However, there is another area that the member can be of great help to the preacher. You see, when preachers take so many hours each week to prepare sermons and classes that will be beneficial to the hearers in both instruction and encouragement, it is helpful to know that the intended purpose is being accomplished. Therefore, one of the greatest ways a member can help the preacher is to show him that you were listening to, and learned from, the things said. Maybe it was a particular verse, word, or idea discussed that stuck with you; or maybe it was just that you appreciate the topic he selected. You can help your preacher a great deal just by letting him know that the work and effort placed in those lessons has been of benefit to you.

3. Pray for him. There is not a preacher I know that does not desire the prayers of others on his behalf. The preacher has a very stressful, intense, and public job. One where scrutiny is common and pressure is high. Most preachers are working feverishly to reach out to the lost, to find ways to touch that prodigal son, and to impact their communities in the most positive way possible. Because of this, it always builds a preacher up to know that there are those with whom he works that are praying for him and the success of his endeavors. Paul would often ask his brethren to pray for him in his various works and conditions; so preachers should also desire the prayers of the members. If you want to give your preacher a boost, let him know you are praying for him, or for a particular endeavor that he has undertaken. It will mean more to him than he will be able to tell you.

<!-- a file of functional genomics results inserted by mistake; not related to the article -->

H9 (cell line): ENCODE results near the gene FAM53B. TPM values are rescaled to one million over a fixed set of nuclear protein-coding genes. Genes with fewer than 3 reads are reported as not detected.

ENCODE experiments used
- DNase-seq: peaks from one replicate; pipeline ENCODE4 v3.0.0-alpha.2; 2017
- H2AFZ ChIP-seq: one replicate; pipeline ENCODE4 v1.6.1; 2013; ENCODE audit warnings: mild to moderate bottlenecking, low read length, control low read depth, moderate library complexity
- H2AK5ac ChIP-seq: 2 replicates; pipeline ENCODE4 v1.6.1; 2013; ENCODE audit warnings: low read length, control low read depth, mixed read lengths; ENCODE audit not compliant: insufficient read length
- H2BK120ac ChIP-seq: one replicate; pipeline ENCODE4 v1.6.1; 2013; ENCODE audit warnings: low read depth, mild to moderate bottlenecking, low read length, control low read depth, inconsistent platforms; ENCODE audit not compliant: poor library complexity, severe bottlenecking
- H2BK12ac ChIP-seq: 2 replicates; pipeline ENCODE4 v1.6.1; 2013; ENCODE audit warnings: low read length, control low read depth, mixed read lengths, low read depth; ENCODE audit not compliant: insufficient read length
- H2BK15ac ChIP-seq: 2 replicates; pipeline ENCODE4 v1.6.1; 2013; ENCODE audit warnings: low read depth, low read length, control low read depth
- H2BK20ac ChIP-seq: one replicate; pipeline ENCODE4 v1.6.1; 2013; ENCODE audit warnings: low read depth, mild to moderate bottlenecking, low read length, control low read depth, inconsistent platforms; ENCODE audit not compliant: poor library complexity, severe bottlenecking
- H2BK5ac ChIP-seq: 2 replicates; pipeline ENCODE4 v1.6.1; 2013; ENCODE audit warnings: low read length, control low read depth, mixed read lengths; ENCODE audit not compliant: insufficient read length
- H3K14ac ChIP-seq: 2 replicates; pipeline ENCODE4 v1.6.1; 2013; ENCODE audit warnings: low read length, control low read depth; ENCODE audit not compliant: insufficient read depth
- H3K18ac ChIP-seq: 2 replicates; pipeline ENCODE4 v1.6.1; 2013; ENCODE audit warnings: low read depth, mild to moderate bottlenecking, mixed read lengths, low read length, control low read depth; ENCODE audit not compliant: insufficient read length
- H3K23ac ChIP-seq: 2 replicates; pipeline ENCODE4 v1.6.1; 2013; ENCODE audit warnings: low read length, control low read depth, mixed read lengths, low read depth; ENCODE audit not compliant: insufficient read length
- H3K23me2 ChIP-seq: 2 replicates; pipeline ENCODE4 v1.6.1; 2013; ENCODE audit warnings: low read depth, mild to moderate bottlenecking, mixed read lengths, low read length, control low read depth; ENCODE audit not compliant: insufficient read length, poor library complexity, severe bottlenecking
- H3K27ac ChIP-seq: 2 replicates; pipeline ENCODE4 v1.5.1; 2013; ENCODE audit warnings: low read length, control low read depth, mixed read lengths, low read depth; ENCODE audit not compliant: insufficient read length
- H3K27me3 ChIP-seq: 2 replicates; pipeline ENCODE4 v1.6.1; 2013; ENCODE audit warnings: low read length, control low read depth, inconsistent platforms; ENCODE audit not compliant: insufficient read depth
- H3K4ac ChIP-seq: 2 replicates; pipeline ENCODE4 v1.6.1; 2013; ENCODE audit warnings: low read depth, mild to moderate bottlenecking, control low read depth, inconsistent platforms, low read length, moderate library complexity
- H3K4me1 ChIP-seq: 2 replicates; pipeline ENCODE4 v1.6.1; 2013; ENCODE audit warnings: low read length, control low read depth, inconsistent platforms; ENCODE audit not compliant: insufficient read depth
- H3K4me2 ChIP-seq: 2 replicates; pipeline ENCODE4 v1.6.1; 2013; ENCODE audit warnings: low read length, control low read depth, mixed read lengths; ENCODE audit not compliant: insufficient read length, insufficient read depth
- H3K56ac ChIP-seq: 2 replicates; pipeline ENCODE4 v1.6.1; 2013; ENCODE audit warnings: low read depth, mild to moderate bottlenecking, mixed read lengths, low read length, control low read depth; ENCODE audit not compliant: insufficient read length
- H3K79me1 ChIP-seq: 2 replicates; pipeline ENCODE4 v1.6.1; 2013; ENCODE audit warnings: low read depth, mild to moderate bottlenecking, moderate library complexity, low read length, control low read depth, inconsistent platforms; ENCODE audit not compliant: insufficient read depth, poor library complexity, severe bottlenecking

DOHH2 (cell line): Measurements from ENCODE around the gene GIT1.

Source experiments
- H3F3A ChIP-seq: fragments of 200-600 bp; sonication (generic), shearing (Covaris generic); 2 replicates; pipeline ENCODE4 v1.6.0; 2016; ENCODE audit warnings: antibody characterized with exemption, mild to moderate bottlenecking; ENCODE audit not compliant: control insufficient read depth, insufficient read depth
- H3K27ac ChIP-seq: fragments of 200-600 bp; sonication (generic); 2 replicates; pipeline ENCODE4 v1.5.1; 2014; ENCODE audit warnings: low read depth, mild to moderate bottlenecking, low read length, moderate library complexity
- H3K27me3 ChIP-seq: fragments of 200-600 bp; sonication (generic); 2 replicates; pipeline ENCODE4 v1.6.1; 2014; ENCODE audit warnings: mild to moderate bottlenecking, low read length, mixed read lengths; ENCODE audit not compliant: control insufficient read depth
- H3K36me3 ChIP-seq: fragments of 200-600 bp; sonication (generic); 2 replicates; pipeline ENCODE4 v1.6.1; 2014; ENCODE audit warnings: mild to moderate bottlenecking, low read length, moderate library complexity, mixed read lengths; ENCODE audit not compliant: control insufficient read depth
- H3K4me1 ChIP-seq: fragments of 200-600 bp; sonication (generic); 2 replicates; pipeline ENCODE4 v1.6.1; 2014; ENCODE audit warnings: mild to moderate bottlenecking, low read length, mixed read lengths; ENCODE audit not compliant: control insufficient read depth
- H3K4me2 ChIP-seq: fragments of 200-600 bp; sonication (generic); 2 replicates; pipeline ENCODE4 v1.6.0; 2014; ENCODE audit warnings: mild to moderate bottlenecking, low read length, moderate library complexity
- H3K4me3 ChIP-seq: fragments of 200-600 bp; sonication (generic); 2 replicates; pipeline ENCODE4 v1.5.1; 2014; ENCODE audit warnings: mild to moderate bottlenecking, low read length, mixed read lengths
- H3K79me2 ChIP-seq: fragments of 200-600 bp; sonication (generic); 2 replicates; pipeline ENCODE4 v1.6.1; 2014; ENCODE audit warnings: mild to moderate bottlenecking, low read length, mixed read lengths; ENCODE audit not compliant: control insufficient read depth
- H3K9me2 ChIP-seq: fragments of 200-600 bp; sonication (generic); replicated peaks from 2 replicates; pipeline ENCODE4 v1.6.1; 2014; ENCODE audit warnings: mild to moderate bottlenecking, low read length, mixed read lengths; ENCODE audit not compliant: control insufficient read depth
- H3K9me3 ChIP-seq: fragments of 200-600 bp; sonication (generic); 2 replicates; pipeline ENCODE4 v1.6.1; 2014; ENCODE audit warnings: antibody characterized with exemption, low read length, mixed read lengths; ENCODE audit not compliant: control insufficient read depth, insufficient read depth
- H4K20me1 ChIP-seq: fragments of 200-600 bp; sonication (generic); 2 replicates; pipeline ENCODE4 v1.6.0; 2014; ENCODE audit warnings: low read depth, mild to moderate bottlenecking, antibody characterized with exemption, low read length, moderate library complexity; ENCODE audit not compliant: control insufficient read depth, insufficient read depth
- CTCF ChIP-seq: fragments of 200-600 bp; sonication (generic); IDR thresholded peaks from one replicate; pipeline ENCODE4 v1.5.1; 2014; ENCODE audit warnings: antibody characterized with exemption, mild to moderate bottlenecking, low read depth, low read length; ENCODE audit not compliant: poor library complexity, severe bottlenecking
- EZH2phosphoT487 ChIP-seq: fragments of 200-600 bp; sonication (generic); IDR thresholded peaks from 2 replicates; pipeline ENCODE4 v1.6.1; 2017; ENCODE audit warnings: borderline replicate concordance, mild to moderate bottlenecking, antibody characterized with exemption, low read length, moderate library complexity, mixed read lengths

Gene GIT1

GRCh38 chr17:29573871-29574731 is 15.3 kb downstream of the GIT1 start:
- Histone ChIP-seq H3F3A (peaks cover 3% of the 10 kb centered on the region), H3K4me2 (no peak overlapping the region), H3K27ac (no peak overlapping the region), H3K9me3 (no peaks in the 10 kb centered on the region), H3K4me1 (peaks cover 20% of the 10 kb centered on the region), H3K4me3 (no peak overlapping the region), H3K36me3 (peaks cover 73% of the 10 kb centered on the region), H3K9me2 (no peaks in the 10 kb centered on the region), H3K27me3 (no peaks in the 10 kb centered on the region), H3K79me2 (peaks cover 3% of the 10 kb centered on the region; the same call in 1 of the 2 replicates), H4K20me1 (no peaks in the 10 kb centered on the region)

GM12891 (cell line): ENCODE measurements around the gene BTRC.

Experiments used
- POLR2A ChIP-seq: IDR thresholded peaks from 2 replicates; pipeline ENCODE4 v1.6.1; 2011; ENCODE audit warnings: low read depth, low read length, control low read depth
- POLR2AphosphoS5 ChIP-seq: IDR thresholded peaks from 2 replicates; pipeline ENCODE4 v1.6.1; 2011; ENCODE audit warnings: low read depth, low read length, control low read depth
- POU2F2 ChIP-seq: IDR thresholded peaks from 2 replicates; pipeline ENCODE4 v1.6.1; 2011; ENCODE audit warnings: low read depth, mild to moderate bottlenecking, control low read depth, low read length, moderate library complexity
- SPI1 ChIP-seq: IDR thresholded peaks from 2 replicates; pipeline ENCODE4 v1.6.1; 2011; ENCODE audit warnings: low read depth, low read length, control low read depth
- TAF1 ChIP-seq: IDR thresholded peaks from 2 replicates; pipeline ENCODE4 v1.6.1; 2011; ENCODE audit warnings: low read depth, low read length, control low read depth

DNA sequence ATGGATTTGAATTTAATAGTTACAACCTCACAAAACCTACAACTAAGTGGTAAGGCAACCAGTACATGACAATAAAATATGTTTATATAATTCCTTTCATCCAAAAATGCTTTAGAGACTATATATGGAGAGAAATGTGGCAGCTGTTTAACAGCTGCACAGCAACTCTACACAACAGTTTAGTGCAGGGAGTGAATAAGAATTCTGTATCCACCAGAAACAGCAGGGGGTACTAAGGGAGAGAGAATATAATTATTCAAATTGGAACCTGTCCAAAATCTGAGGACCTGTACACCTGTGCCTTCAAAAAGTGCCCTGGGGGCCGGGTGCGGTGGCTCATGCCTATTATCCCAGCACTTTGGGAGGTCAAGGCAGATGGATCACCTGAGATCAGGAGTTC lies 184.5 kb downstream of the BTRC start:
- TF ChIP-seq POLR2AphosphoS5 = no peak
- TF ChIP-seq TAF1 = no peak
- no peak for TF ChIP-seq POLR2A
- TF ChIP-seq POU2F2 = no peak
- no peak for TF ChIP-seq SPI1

There are many things the preacher needs to be doing and sometimes he falls short. However, these few things can help a preacher stay on track, be the kind of preacher God wants him to be, and be a blessing to you and those around you. If you will do these things you will have a stronger relationship with your preacher, and you will encourage him to continue fighting for the cause of Christ.

(This article is dedicated to the members of the Second Street congregation. They have reached out to me in each of these areas on a daily basis and it has strengthened me beyond measure.)

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5 Ways to Depress Your Preacher

Any preacher who has been working at the profession for long has had to endure the frustrations and depressions of the job. It is not that the preacher does not love the Lord, the job that he does, or the responsibilities he has; it is simply that the job is a high stress, high pressure profession that most, who have never had to bear the responsibilities entailed, cannot fully understand. That being said, sometimes the frustrations and depressions are caused because of the actions of those upon whom the preacher relies: the members of the congregation with which he works. Consider 5 ways to depress your preacher.